Plantar fasciitis is one of the most common explanations of heel pain. It is caused by inflammation to the thick band that connects the toes to the heel bone, called the plantar fascia, which runs
across the bottom of your foot. The condition is most commonly seen in runners, pregnant women, overweight people, and individuals who wear inadequately supporting shoes. Plantar fasciitis typically
affects people between the ages of 40 and 70.
The plantar fascia can also become aggravated by repetitive activity. If you increase the number of times the heel hits the ground, that can cause plantar fasciitis, a number of people develop
problems when their feet are unaccustomed to hard tile or wood floors. Other risk factors for plantar fasciitis include obesity, an extra high or low foot arch, and activities like running.
The symptoms of plantar fasciitis include pain in the bottom of your foot, especially at the front or centre of the heel bone, pain that is worse when first rising in the morning (called "first-step
pain"), when first standing up after any long period of sitting, or after increased levels of activity especially in non-supportive shoes. Seek medical advice about plantar fasciitis if you have heel
pain or pain in the bottom of your foot, especially when you get up in the morning, that does not respond to treatment or if there is redness or bruising in the heel.
To arrive at a diagnosis, the foot and ankle surgeon will obtain your medical history and examine your foot. Throughout this process the surgeon rules out all the possible causes for your heel pain
other than plantar fasciitis. In addition, diagnostic imaging studies such as x-rays or other imaging modalities may be used to distinguish the different types of heel pain. Sometimes heel spurs are
found in patients with plantar fasciitis, but these are rarely a source of pain. When they are present, the condition may be diagnosed as plantar fasciitis/heel spur syndrome.
Non Surgical Treatment
If you protect your injured plantar fascia appropriately the injured tissues will heal. Inflammed structures will settle when protected from additional damage, which can help you avoid long-standing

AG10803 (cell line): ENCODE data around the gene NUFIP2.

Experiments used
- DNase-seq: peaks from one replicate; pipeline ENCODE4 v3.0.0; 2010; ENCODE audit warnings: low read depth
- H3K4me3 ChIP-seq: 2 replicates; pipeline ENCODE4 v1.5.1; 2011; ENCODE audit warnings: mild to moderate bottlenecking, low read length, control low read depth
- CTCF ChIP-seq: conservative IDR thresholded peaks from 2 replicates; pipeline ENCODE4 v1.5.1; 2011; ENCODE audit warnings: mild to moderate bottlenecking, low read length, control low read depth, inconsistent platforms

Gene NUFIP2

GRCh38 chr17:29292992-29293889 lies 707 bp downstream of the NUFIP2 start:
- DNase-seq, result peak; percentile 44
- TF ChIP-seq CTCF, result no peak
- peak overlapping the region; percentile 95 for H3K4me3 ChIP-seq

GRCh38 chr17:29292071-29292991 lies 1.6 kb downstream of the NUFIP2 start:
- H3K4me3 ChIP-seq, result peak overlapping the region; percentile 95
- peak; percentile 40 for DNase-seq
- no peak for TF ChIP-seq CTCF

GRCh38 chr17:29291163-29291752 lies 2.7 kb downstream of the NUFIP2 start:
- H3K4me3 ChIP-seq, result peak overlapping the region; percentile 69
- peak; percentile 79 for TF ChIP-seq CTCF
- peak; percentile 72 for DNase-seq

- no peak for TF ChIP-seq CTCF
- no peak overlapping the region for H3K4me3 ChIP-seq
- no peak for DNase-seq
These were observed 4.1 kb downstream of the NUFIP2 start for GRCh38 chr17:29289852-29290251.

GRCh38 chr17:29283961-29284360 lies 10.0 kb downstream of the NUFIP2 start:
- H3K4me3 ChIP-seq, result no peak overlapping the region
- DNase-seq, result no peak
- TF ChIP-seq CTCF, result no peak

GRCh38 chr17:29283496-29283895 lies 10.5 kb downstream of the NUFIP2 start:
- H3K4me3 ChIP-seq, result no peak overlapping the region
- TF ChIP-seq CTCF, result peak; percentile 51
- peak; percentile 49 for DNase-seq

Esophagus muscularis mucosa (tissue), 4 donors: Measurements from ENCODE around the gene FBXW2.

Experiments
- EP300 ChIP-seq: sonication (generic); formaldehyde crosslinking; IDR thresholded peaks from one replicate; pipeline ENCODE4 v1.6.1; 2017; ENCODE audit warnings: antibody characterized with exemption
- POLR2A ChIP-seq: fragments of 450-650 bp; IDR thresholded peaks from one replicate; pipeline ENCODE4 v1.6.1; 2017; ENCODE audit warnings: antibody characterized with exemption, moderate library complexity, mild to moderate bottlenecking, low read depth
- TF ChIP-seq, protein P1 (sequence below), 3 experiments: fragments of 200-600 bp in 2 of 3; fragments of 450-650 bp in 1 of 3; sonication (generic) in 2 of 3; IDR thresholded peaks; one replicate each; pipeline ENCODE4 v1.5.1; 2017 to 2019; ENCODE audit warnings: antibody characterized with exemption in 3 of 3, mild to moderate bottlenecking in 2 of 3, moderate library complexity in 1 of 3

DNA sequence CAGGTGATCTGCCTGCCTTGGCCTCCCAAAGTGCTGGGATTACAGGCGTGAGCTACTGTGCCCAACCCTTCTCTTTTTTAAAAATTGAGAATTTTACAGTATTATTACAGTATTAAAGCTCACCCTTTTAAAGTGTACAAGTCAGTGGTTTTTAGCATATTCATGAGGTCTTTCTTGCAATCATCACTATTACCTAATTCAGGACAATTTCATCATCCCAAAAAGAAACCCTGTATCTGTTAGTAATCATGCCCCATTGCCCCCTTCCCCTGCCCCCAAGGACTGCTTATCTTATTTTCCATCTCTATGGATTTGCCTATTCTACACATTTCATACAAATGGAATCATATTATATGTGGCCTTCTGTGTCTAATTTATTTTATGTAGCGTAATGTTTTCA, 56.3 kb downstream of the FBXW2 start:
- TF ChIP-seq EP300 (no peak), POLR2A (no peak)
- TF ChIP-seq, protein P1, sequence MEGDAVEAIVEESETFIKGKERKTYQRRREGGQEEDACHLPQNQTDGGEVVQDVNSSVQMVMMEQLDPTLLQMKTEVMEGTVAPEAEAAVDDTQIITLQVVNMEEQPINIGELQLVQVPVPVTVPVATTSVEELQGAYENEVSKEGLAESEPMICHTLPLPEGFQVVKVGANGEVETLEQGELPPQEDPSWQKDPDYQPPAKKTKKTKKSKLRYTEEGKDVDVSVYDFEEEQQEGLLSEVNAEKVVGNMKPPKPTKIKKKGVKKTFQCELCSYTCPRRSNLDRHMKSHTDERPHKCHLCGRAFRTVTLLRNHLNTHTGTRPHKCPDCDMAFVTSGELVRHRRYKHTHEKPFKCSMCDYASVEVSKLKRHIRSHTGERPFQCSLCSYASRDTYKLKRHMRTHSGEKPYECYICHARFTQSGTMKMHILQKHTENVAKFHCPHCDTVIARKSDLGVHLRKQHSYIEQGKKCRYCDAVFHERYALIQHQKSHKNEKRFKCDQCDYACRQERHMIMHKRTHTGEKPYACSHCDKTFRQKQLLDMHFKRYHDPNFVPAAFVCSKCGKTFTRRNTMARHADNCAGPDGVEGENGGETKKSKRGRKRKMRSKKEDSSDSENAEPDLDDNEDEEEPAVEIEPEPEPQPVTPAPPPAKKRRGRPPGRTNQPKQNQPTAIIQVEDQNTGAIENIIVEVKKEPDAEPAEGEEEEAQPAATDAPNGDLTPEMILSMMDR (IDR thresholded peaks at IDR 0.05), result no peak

degenerative changes. Plantar fasciitis may take from several weeks (through to many months) to heal while we await Mother Nature to form and mature the new scar tissue, which takes at least six
weeks. During this time period you should be aiming to optimally remould your scar tissue to prevent a poorly formed scar that may become lumpy or potentially re-tear in the future. It is important
to lengthen and orientate your healing scar tissue via massage, gentle stretches, and light active exercises. In most cases, your physiotherapist will identify stiff joints within your foot and ankle
complex that they will need to loosen to help you avoid plantar fascia overstress.A sign that you may have a stiff ankle joint can be a limited range of ankle bend during a squat manoeuvre. Your
physiotherapist will guide you.
In unusual cases, surgical intervention is necessary for relief of pain. These should only be employed after non-surgical efforts have been used without relief. Generally, such surgical procedures
may be completed on an outpatient basis in less than one hour, using local anesthesia or minimal sedation administrated by a trained anesthesiologist. In such cases, the surgeon may remove or release
the injured and inflamed fascia, after a small incision is made in the heel. A surgical procedure may also be undertaken to remove bone spurs, sometimes as part of the same surgery addressing the
damaged tissue. A cast may be used to immobilize the foot following surgery and crutches provided in order to allow greater mobility while keeping weight off the recovering foot during healing. After
removal of the cast, several weeks of physical therapy can be used to speed recovery, reduce swelling and restore flexibility.
Every time your foot strikes the ground, the plantar fascia is stretched. You can reduce the strain and stress on the plantar fascia by following these simple instructions: Avoid running on hard or
uneven ground, lose any excess weight, and wear shoes and orthotics that support your arch to prevent over-stretching of the plantar fascia.